Ash dieback: Forestry Commission Wales launch survey

Ash tree
Image caption 100,000 ash trees in England have been destroyed by the fungal disease

An intensive survey is taking place throughout Wales to spot any signs of the dieback disease threatening to wipe out the UK's ash trees.

So far, 100,000 trees in England and Scotland have been destroyed by the fungal disease.

Forestry Commission Wales said 100 staff have been surveying 258 sites measuring 10km square over the weekend and on Monday.

Any suspicious sites will be examined within 24 hours.

If the disease is suspected, samples will be taken and sent for analysis by plant health experts.

It is hoped all the findings will be collated by Tuesday evening, the spokesman added.

Representatives of Forestry Commission Wales will attend a UK "tree health summit" on Wednesday when the findings of the survey will be used to inform their briefing.

Ash dieback is caused by a fungus called Chalara fraxinea.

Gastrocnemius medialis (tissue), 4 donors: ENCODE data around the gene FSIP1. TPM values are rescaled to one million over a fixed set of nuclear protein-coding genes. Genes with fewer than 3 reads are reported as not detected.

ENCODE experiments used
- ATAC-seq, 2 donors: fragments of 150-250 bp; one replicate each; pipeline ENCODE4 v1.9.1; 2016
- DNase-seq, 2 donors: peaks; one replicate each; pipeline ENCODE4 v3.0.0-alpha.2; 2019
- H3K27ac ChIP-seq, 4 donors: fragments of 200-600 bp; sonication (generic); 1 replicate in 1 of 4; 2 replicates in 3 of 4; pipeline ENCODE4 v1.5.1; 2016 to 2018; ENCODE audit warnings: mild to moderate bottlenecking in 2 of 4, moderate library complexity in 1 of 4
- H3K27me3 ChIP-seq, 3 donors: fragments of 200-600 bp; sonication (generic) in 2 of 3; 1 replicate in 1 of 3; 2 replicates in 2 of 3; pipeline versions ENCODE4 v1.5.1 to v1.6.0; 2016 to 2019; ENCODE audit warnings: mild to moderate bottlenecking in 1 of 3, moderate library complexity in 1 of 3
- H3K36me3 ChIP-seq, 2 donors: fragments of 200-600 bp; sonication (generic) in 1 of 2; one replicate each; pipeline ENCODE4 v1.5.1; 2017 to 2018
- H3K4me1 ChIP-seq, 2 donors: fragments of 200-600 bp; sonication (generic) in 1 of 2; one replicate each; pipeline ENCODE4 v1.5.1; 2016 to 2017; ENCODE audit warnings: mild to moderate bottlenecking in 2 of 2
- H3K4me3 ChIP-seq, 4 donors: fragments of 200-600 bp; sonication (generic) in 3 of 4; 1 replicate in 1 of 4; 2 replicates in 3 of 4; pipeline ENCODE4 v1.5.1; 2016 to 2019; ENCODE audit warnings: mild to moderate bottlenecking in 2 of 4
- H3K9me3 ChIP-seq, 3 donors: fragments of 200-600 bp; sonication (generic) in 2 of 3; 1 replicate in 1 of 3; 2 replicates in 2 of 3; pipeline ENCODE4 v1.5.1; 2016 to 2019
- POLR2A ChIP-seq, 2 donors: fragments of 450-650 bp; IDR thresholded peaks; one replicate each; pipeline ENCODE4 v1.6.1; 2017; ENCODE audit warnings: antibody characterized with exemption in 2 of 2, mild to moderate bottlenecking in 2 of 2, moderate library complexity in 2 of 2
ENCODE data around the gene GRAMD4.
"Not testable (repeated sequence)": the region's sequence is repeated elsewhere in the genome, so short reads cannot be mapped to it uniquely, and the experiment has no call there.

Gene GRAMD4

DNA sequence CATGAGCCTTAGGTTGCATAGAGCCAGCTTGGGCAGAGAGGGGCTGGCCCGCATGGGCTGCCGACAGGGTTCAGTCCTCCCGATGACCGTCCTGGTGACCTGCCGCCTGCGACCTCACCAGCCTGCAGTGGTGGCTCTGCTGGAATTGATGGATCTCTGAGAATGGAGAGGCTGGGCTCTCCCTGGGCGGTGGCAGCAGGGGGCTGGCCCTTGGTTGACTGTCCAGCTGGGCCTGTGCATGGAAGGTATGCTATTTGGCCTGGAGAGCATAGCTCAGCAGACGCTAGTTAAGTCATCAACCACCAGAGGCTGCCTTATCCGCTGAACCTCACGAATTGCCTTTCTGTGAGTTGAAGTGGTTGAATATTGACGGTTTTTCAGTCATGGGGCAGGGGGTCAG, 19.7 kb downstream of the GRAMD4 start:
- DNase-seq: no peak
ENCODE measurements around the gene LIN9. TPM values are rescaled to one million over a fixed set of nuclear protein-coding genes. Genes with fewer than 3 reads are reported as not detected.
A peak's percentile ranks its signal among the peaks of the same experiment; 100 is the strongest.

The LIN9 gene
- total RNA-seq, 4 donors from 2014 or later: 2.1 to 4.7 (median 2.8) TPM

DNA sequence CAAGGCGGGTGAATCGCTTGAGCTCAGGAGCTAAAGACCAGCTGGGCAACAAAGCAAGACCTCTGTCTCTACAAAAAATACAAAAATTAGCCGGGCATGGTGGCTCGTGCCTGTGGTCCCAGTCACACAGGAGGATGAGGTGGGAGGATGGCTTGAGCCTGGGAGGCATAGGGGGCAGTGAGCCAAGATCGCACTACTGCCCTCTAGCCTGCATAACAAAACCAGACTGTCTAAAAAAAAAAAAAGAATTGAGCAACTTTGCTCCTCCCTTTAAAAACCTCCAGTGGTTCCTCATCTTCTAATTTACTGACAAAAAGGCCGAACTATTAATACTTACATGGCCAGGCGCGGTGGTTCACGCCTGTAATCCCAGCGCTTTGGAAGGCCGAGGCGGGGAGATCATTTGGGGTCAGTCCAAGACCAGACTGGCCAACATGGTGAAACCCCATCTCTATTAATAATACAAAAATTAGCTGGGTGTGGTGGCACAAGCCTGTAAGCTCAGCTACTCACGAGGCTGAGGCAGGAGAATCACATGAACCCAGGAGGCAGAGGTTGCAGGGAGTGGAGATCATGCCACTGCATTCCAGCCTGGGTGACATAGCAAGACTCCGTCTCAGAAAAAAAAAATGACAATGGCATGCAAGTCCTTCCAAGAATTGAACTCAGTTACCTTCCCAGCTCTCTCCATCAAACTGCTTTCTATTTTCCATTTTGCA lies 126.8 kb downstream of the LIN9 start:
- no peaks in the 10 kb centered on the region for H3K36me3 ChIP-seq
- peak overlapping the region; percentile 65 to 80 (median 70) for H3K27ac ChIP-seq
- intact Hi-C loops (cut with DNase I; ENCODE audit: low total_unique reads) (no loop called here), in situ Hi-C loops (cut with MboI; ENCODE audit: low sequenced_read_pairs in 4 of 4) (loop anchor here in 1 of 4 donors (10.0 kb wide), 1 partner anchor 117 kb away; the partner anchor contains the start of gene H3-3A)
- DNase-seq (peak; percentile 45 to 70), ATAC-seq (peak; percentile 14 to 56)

The disease causes leaf loss and crown dieback in affected trees, and it can lead to tree death.

The fungus has been confirmed at 52 sites in England and Scotland.

100,000 ash trees have been destroyed and experts say it may be too late to stop of the spread of the disease.

Ash trees suffering with the newly identified pathogen have been found widely across Europe, with disease infecting up to 90% of ash trees in some areas of Denmark.

Experts have warned that if ash dieback was to become widely established in the UK, the impact could be as serious as the 1970s outbreak of Dutch elm disease, which saw millions of trees destroyed.

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